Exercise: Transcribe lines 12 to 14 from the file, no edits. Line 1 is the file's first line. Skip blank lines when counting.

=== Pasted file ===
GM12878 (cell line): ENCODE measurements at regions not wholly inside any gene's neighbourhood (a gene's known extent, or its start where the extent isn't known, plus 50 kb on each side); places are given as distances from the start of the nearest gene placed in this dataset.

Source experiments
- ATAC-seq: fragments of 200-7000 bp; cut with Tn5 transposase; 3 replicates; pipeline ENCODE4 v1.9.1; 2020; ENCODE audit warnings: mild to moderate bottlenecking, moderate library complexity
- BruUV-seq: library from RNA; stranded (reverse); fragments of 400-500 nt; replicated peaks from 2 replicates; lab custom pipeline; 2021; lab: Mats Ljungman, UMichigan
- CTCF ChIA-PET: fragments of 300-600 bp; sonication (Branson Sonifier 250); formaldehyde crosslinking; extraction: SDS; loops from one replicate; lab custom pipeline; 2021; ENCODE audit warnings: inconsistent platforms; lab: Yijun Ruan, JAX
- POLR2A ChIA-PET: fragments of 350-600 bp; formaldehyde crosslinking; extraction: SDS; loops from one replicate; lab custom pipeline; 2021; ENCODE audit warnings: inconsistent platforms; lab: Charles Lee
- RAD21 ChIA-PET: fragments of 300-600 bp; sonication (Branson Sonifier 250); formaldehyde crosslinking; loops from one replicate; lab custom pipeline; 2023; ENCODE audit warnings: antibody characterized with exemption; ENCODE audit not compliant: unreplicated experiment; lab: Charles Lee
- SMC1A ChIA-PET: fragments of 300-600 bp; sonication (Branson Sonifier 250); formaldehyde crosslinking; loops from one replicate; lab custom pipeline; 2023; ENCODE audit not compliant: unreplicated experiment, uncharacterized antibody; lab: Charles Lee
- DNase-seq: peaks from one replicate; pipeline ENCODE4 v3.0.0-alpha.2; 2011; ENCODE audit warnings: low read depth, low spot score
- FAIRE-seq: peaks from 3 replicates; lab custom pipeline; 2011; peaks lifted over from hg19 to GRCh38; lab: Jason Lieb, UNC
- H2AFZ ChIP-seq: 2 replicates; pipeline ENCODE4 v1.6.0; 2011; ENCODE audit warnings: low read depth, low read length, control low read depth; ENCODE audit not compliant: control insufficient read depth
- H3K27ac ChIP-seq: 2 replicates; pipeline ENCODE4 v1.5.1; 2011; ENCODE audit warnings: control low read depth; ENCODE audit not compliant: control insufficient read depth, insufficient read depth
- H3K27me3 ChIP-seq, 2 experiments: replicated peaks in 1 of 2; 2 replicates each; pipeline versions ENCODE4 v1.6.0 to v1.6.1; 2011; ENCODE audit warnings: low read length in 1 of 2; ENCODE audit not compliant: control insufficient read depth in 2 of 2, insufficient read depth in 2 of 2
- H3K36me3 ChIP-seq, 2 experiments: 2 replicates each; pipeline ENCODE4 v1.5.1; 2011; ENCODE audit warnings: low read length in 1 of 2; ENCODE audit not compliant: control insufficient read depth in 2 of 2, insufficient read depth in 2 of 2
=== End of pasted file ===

- H3K27ac ChIP-seq: 2 replicates; pipeline ENCODE4 v1.5.1; 2011; ENCODE audit warnings: control low read depth; ENCODE audit not compliant: control insufficient read depth, insufficient read depth
- H3K27me3 ChIP-seq, 2 experiments: replicated peaks in 1 of 2; 2 replicates each; pipeline versions ENCODE4 v1.6.0 to v1.6.1; 2011; ENCODE audit warnings: low read length in 1 of 2; ENCODE audit not compliant: control insufficient read depth in 2 of 2, insufficient read depth in 2 of 2
- H3K36me3 ChIP-seq, 2 experiments: 2 replicates each; pipeline ENCODE4 v1.5.1; 2011; ENCODE audit warnings: low read length in 1 of 2; ENCODE audit not compliant: control insufficient read depth in 2 of 2, insufficient read depth in 2 of 2